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Strange New Worlds Delivers On A Major Unmade Star Trek: TNG Episode

Number One and Doctor M’Benga’s struggles to cure the Enterprise crew mirror those of David Gerrold’s proposed TNG season 1 episode “Blood and Fire.”

Warning! SPOILERS for Star Trek: Strange New Worlds episode 3 “Ghosts of Illyria.”

Star Trek: Strange New Worlds season 1, episode 3 “Ghosts of Illyria” has revisited key themes from an infamous unmade episode of Star Trek: The Next Generation. The episode finds the crew of the Enterprise visiting an abandoned Illyrian colony, only to become infected with a mysterious virus. As the Illyrians have been barred entry into the Federation due to their controversial work with genetic engineering, finding a cure for the crew proves difficult for Doctor M’Benga (Babs Osulanmokun), Nurse Chapel (Jess Bush), and Number One (Rebecca Romijn.)


This dilemma mirrors that of David Gerrold’s proposed TNG season 1 episode “Blood and Fire,” which was abandoned for reasons that Gerrold puts down to homophobia. Given Star Trek‘s history of addressing social and political issues, Gene Roddenberry and executive producer Rick Berman were keen to continue this tradition in The Next Generation. As the world was in the grip of the devastating AIDS pandemic, it was felt that Star Trek should attempt to tackle the prejudice and fear that surrounded it. Gerrold’s “Blood and Fire” was an attempt to do just that, but remained unproduced until it was adapted for the fan-made series Star Trek: New Voyages. 

RELATED: Star Trek: Strange New Worlds Isn’t A TOS Throwback – It’s The New TNG

“Ghosts of Illyria” repurposes elements from David Gerrold’s unmade “Blood and Fire.” That episode would have seen an Enterprise-D away team exposed to Regulan blood worms. Starfleet regulations dictate that any ship that comes into contact with these creatures should be destroyed in order to stop the infection from spreading. This classic horror-tinged Star Trek plotline serves as a thinly veiled allegory for the stigma surrounding AIDS in the late 1980s that’s eventually resolved through blood donation. It was Gerrold’s intention to confront both government inaction around AIDS, as well as tackling the public fear around giving blood. While “Ghosts of Illyria” is far from being an adaptation of “Blood and Fire,” the scene where Number One, Chapel, and M’Benga discuss an Illyrian blood transfusion as a possible cure for the virus covers very similar themes to those that Gerrold was tackling in his unmade TNG episode.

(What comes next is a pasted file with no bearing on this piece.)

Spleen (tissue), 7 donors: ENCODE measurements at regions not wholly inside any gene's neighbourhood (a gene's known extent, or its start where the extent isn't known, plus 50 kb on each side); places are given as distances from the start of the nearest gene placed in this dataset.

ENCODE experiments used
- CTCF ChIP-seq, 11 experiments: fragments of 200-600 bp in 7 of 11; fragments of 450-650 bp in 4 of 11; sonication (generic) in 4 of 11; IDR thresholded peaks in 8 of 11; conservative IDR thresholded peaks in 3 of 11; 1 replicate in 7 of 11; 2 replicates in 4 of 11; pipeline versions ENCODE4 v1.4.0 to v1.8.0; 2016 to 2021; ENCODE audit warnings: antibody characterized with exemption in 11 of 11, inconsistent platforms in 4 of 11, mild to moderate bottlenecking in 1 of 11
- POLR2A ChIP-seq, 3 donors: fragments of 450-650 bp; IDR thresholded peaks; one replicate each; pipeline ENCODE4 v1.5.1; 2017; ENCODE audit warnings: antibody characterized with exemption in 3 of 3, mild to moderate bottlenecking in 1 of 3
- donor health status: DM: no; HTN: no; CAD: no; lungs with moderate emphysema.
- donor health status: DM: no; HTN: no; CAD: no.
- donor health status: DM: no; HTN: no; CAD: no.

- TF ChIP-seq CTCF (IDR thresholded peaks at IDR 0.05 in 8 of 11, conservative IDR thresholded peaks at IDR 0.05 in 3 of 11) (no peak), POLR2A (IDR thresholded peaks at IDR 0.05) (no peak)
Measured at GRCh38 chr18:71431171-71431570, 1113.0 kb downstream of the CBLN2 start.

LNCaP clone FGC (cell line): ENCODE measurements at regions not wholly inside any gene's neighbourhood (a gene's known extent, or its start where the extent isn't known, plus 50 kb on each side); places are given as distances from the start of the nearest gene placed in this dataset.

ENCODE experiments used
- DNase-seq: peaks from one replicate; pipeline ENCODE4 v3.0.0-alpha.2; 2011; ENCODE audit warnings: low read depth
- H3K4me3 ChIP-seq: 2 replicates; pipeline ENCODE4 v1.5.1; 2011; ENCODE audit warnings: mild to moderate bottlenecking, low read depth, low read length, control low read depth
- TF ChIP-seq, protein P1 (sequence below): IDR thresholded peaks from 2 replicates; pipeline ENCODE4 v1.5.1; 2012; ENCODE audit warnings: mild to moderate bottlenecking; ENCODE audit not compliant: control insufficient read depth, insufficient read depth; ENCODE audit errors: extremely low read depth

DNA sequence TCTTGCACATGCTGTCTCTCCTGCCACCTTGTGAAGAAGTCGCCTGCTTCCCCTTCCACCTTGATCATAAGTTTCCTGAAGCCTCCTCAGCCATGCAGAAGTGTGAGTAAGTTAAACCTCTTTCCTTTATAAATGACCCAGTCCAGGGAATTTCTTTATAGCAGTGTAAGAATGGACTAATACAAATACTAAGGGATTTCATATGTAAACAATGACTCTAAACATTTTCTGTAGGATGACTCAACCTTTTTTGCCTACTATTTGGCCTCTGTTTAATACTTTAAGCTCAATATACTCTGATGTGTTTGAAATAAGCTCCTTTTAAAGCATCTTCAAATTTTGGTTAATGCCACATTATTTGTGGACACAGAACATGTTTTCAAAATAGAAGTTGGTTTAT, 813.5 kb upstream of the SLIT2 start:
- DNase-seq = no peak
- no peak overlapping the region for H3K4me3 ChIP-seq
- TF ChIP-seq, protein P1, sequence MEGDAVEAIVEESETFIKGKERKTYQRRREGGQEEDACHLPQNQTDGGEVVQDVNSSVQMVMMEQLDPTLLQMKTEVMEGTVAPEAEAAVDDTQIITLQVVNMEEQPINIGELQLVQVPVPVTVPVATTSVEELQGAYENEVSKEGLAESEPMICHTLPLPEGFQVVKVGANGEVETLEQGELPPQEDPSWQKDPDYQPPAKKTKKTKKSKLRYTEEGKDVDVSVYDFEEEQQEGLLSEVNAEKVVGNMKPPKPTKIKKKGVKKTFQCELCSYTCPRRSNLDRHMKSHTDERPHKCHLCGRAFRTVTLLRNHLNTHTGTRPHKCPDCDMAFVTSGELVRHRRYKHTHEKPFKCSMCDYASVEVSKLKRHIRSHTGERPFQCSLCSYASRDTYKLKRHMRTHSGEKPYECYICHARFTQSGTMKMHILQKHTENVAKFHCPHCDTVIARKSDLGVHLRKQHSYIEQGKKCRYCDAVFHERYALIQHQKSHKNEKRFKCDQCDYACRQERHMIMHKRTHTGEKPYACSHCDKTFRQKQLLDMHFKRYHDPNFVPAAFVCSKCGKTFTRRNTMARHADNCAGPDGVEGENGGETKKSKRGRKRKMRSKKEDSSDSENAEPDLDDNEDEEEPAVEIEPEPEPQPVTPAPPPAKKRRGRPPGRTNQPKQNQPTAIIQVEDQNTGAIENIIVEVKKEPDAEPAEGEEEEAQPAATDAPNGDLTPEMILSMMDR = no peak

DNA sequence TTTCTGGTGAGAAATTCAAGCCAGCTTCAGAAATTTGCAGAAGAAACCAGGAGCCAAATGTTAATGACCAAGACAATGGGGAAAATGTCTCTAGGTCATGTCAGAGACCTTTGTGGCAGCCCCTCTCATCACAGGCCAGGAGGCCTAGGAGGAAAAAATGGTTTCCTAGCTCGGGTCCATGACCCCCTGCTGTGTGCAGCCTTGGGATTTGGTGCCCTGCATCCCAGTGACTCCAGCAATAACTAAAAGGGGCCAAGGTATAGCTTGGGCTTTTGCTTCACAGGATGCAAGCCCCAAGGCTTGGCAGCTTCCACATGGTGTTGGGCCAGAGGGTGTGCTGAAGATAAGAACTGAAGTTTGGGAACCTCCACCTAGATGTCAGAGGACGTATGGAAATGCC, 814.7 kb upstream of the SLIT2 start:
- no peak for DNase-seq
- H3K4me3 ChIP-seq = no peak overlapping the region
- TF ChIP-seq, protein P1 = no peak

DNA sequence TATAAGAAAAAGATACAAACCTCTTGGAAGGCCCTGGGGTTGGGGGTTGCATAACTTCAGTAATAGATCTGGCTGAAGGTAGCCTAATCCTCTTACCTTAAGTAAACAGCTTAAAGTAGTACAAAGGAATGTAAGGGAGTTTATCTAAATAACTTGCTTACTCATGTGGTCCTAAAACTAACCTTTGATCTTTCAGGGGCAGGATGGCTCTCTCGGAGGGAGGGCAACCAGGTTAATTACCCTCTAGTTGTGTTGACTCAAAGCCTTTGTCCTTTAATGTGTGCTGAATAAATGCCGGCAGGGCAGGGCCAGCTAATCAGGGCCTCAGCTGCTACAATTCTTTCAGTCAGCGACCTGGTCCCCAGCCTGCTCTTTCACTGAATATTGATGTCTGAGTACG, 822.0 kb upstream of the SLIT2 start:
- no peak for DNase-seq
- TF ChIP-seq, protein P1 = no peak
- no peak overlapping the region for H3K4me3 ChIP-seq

Number One, Chapel, and M'Benga discuss a cure in Strange New Worlds

Number One, who’s revealed to be an Illyrian, offers Chapel and M’Benga her blood in order to cure the crew of their illness. The only issue is that it would go against Starfleet regulations to use Illyrian blood, given their history of genetic modification. “Ghosts of Illyria” is therefore also an episode about stigma, depicted in how Starfleet and the Federation have stigmatized the Illyrians for their use of genetic augmentations. This prejudice is rooted in the long shadow cast by the Eugenics Wars, highlighted in one of the episode’s closing scenes in which Number One and La’an (Christina Chong) discuss the latter’s harrowing childhood experiences of bullying for being a descendant of one of Star Trek‘s best-known villains, Khan Noonien-Singh.

However, while Chapel sees past this prejudice, recognizing that they’re running out of options for finding a cure, Doctor M’Benga has some bad news. Even if they were to go against Starfleet regulations, Number One’s genetically engineered body is designed to filter out infection, meaning that there’s not enough blood with which to synthesize a cure. Despite this disappointment, M’Benga repeats some of the concerns that informed Gerrold’s “Blood and Fire.” Namely the fears around blood donation, he talks of the human discomfort with receiving Vulcan blood, noting that fear and prejudice are still present in the Federation’s utopia. In tackling the damaging effects of stigma and prejudice on both societal progress and healthcare, Star Trek: Strange New Worlds has finally delivered on David Gerrold’s unmade Star Trek: The Next Generation within the official Star Trek canon.

NEXT: Strange New Worlds’ Number One Twist Reframes Star Trek: TOS

Star Trek: Strange New Worlds streams Thursdays on Paramount+.

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